Michael Bennet on Energy & Oil

Democratic Presidential Challenger; CO Senator


US is only government officially questioning climate change

Paris, where the United States in 2015 had helped lead the world toward a landmark accord--currently endorsed by 196 nations--to address climate change. Now, under its new president, the United States had become the only country in the world to commit to withdraw from the agreement. The US government was also the only one officially questioning whether climate change was even happening. In Europe, in countries such as Germany, France, and the United Kingdom, parties on the left and right fight ferociously over many issues--but not over whether the planet is warming. Rather they sometimes fight over which party can claim more credit for trying to address the problem. In the United States, an entire political party has embraced climate-change denial as political orthodoxy.
Source: Land of Flickering Lights, by Michael Bennet, p. 73 , Jun 25, 2019

Transition to renewable energy in a ways that create jobs

Eight out of ten Coloradans support new policies to reduce carbon emissions, and nine out of ten support more investment in renewable energy. We have seen the promise of drawing energy from cleaner and more diverse sources. Compared with other states, Colorado ranks fourth in wind jobs; tenth in oil and gas jobs; and ninth in solar jobs. Our largest utility, Xcel energy, has publicly committed to making a 100 percent carbon-free electricity by 2050, while saving its customers money. Renewable energy now drives more than $9 billion of economic activity annually; our other outdoor industries account for $28 billion. Coloradans perceive climate change as a real threat but are confident we can transition our economy in ways that will foster growth and create jobs.
Source: Land of Flickering Lights, by Michael Bennet, p. 75 , Jun 25, 2019

Build Keystone pipeline, or oil will be transported by rail

According to the State Department in 2014, regardless of whether a pipeline was built, the oil sands in Alberta would still be developed. If the US did not permit the [Keystone XL] pipeline, the oil would be transported by railcars, which were arguably worse than a pipeline in terms of environmental and safety consequences.

There might have been good reasons to defeat the pipeline. If the tar sands were in Colorado instead of Canada, I would chain myself to a fence to avoid the environmental degradation that would occur. But concern about climate change was not a sound reason to oppose the pipeline.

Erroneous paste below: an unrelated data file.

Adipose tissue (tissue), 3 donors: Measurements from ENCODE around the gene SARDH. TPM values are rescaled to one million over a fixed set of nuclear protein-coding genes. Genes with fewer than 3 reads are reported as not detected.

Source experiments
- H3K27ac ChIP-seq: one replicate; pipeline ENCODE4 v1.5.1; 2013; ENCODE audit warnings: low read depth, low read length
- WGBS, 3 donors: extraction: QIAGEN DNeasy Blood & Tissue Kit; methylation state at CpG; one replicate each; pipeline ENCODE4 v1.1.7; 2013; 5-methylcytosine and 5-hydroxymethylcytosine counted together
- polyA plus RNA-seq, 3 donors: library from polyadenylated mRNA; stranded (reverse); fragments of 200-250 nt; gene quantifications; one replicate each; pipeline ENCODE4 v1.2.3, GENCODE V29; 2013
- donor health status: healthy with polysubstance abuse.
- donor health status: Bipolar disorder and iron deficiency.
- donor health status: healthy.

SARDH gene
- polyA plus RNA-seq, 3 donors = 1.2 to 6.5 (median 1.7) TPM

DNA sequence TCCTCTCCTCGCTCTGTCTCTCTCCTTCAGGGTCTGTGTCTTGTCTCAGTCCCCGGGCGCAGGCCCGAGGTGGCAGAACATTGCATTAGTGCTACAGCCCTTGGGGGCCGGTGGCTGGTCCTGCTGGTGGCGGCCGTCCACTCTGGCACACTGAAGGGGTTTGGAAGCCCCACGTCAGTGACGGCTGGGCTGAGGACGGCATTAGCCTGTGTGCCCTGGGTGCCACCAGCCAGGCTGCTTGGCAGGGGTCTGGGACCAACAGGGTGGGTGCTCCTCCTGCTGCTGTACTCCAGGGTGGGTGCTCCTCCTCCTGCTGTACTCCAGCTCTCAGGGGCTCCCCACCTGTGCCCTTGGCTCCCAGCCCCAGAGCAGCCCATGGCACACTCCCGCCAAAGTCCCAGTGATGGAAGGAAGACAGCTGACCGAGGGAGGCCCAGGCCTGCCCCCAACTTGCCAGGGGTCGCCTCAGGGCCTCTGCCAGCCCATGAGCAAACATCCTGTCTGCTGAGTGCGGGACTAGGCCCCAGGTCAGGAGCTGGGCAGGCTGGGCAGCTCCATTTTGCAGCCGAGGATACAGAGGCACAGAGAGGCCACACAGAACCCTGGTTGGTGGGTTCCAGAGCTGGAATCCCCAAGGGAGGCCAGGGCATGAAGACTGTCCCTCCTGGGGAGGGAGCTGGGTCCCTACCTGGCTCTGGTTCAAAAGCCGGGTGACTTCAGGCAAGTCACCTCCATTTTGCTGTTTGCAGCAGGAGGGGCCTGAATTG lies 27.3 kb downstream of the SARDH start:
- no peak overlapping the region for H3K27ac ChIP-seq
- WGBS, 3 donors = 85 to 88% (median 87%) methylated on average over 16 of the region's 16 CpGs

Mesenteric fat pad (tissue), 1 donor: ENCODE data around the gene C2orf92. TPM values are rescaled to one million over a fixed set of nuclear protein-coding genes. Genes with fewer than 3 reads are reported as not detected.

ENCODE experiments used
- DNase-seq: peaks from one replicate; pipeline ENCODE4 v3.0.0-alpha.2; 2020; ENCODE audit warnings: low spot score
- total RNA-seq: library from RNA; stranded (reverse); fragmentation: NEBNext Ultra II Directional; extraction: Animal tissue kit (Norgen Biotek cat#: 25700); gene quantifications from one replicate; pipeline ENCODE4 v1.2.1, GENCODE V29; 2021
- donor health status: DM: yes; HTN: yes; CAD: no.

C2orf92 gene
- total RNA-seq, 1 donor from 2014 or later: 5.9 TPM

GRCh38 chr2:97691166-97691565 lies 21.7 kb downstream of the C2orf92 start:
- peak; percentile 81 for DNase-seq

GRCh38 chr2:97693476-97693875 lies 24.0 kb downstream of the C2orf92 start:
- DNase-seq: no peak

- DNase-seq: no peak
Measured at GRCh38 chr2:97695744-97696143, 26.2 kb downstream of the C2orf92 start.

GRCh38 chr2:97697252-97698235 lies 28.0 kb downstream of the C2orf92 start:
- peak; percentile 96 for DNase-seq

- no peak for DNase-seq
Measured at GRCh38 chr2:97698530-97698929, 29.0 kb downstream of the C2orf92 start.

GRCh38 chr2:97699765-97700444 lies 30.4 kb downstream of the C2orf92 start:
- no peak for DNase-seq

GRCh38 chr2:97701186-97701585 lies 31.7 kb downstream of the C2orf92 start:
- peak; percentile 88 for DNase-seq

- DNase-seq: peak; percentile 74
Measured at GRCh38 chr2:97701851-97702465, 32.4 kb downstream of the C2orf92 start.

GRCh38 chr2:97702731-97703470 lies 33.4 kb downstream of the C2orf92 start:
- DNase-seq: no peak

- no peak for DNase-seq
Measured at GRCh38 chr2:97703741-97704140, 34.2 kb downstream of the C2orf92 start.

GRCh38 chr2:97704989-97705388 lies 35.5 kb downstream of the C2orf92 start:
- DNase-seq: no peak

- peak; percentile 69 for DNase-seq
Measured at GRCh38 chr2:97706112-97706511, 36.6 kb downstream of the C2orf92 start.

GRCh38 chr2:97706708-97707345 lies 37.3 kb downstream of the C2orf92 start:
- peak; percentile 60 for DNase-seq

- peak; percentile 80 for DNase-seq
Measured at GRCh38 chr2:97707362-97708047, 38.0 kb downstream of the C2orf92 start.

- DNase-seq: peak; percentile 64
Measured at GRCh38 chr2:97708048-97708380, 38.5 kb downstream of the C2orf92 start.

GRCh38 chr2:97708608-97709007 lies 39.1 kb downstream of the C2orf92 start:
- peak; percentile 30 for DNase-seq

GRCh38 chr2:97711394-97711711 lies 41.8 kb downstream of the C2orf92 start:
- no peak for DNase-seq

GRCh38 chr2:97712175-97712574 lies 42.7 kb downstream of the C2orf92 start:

I believed that opposing Keystone on the basis of climate change would destroy my credibility as I argued for the much more significant Clean Power Plan. It was not just my credibility; the credibility of the entire climate science movement was at stake. I have seldom felt this alone in my public life. I voted to build the pipeline when the issue came to the Senate floor several times.

Source: Land of Flickering Lights, by Michael Bennet, p.100-1 , Jun 25, 2019

Climate change is major issue; but not Green New Deal

Bennet has been consistent on the issue of climate change, working toward a comprehensive approach to combat climate change. He was not a co-sponsor of the Green New Deal, but he recommends investing in renewable energy.
Source: Axios.com "What you need to know about 2020" , May 2, 2019

Permanent tax incentives to spur renewable energy growth

We also need to prioritize energy independence, because our job growth on clean energy has been 18% since 1998, double our job growth in other areas. That's why I support a federal renewable energy standard of 25% by 2025, and permanent tax incentives to spur renewable energy growth.
Source: League of Women Voters 2010 Candidate Questionnaire , Aug 11, 2010

Voted NO on barring EPA from regulating greenhouse gases.

Congressional Summary:To prohibit the Administrator of the Environmental Protection Agency from promulgating any regulation concerning the emission of a greenhouse gas to address climate change. The Clean Air Act is amended by adding a section entitled, "No Regulation of Emissions of Greenhouse Gases". In this section, the term 'greenhouse gas' means any of the following:
  1. Water vapor
  2. Carbon dioxide
  3. Methane
  4. Nitrous oxide
  5. Sulfur hexafluoride
  6. Hydrofluorocarbons
  7. Perfluorocarbons
  8. Any other substance subject to, or proposed to be subject to regulation to address climate change.
The definition of the term 'air pollutant' does not include a greenhouse gas, except for purposes of addressing concerns other than climate change.

Proponent's Argument for voting Yes:
[Sen. McConnell, R-KY]: The White House is trying to impose a backdoor national energy tax through the EPA. It is a strange way to respond to rising gas prices. But it is perfectly consistent with the current Energy Secretary's previously stated desire to get gas prices in the US up to where they are in Europe.

Opponent's Argument for voting No:
[Sen. Lautenberg, D-NJ]:We hear the message that has been going around: Let's get rid of the EPA's ability to regulate. Who are they to tell us what businesses can do? Thank goodness that in this democratic society in which we live, there are rules and regulations to keep us as a civilized nation. The Supreme Court and scientists at the Environmental Protection Agency agreed that the Clean Air Act is a tool we must use to stop dangerous pollution. This amendment, it is very clear, favors one group--the business community. The Republican tea party politicians say: "Just ignore the Supreme Court. Ignore the scientists. We know better." They want to reward the polluters by crippling EPA's ability to enforce the Clean Air Act.
Status: Failed 50-50 (3/5 required)

Reference: Energy Tax Prevention Act; Bill Am183 to S.49 ; vote number 11-SV054 on Apr 6, 2011

Voted YES on protecting middle-income taxpayers from a national energy tax.